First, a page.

by Walter Mosley
Published by Warner Books
209 pages, 2006
Who's Your Daddy Now?
Reviewed by Linda L. Richards
To a certain degree, Walter Mosley's fans already know what they're in for when they pick up one of this author's books. Mosley is a wonderful writer. His prose is lyrical, yet plain and direct. His stories tend to be touching and human, yet they maintain an edge. And his voice is such that, as soon as you begin to read, you get the feeling you could just sit there and listen to this storyteller all day. Walter Mosley is the real deal.
Most often Mosley delivers crime fiction, as countless fans of his Easy Rawlins novels will attest. Sometimes he goes short, as with the novella, The Man in the Basement. Sometimes he goes long. Sometimes he brings us straight up literary fiction. And, ever so occasionally, he brings us science fiction. Long story short: Mosley is writer enough to not concern himself overmuch with the genre of the thing he is creating. Presumably, he has people to worry about that for him, leaving Mosley himself to just worry about making good books.
Unfortunately The Wave isn't one of those.
The Wave starts off engagingly enough. Night after night, Errol Porter is being woken by what he at first thinks are prank calls.
"...naked, naked... I don't have any clothes...so so cold..."
After a few false starts and a bit of investigation, Errol discovers that the calls are being made by a young man who thinks he's Errol's father, who died as an old man, some eight years earlier. There is a strong physical resemblance, plus the young man has access to some fairly personal details. Still, Errol thinks. Still. Dead is a dead and old is old. The young man must be some half brother -- some illegitimate half brother -- Errol and his family never knew about. After all, he reasons, what else could it be?
Errol asks the young man his name:
"Good Times," he said with a smile. "Three times good times. Me."
Errol shortens this moniker to "GT" and, feeling sorry for the homeless and slightly deranged young man, lets him stay at his place. Close proximity doesn't make Errol's uneasiness about the young man go away, however. If anything, more and more he finds himself wondering: how GT could know that and that and that. GT has details about Errol's family's life that seem too intimate to have been shared. However, Errol knows what is and what he sees and he remains skeptical.
Errol's sister, when she meets the young man, doesn't have the same reservations.
The shock registering on my sister's face brought me all the way back to our childhood. Her wide eyes gawked, and her jaw dropped down as if there weren't a bone in it.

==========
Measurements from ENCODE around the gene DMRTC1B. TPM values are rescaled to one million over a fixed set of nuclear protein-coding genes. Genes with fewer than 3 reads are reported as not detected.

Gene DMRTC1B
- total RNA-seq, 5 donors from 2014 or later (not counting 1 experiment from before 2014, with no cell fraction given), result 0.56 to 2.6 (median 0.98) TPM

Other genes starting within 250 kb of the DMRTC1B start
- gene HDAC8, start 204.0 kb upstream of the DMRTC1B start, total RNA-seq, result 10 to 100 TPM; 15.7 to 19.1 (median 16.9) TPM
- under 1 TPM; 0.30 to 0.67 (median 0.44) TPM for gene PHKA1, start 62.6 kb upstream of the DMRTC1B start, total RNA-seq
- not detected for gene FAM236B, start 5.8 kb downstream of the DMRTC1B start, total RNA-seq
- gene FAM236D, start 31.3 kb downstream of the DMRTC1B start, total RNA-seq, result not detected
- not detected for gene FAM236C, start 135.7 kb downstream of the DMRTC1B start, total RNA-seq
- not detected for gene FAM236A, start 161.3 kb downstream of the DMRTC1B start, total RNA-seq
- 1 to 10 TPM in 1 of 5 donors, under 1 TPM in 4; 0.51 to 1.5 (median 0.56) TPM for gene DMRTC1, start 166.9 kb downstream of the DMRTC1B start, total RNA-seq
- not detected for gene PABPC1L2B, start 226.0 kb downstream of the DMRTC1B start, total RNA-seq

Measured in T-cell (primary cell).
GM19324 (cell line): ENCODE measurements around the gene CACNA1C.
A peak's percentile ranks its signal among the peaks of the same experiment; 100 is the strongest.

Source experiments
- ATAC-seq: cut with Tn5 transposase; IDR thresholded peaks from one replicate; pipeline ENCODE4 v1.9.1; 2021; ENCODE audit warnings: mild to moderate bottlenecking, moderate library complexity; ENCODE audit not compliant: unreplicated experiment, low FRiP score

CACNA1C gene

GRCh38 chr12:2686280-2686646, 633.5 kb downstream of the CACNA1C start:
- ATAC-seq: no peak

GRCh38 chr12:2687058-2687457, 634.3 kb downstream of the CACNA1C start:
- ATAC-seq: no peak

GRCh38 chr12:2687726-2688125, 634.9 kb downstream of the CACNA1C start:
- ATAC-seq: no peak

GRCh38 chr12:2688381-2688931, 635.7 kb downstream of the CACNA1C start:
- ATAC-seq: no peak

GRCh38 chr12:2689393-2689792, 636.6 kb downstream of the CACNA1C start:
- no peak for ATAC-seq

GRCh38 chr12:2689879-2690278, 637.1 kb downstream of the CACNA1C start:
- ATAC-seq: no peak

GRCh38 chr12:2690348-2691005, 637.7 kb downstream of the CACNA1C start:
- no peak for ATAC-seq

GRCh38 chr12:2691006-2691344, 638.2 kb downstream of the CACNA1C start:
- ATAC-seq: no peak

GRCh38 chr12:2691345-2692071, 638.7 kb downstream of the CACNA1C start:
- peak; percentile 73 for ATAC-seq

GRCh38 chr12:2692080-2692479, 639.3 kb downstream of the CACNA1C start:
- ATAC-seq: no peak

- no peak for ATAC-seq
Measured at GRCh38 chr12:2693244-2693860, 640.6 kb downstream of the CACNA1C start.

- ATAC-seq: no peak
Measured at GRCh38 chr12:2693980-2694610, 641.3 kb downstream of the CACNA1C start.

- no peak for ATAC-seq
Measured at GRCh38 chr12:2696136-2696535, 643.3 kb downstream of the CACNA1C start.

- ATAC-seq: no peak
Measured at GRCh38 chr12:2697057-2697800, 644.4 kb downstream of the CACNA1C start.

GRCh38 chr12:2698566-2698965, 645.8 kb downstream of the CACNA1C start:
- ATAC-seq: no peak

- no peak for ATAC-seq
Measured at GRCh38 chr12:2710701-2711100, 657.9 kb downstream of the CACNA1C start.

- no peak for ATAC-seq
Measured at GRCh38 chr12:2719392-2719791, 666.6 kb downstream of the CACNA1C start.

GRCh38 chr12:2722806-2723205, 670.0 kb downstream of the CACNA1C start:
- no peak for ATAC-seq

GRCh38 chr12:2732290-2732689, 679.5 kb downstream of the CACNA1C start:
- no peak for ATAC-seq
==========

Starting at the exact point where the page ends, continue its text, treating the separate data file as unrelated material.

The Wave goes along in this vein quite nicely for a while, developing the characters of the perhaps deluded GT and the skeptical but worthy Errol. Clearly something is going on, and Mosley brings it in our direction skillfully. Then, not quite halfway into the novel, all hell breaks lose -- for both Errol and the reader -- and nothing is ever quite the same when the novel shifts from the deliciously impossible -- a quite comfortable place for a speculative novel to be -- to the implausible -- which is never comfortable for anyone. Mosley has a trio of rapidly sketched federal types break in on Errol at a pottery sale and cart him off to points barely known.
At a highly secret government facility (complete with underground bunkers beyond the facade of an orange farm) a handful of mad scientists give Errol the details he's been lacking. I won't give it all away here, but the feds feel that GT is part of a threat to homeland security. One of many entities whose very existence, Errol discovers, pose a threat to the future of humankind. And, truly, the plot itself is not the problem here. Rather, after the pottery sale, Mosley's execution seems uncharacteristically hurried and even sketchy. All of the key elements are here, sure. And the possibilities of the story Mosley developed seem very real. But at times, the second half of The Wave feels like an early draft, with major plot turns sketched in and awaiting fleshing out.
There is also, perhaps, political motivation here. Which is fine. But the integration between Mosley's art and the statement of his political views is sometimes flawed. That is, the statement is occasionally too easy to see and, in the end, it seems at times to compromise the art.
Now, don't misunderstand: Mosley is -- indisputably -- a master. And the very least of his work stands up to the best of many other writers. However, again: this is Mosley. We know what he's capable of. The Wave isn't it. | February 2006
Linda L. Richards is the editor of January Magazine and the author of several novels.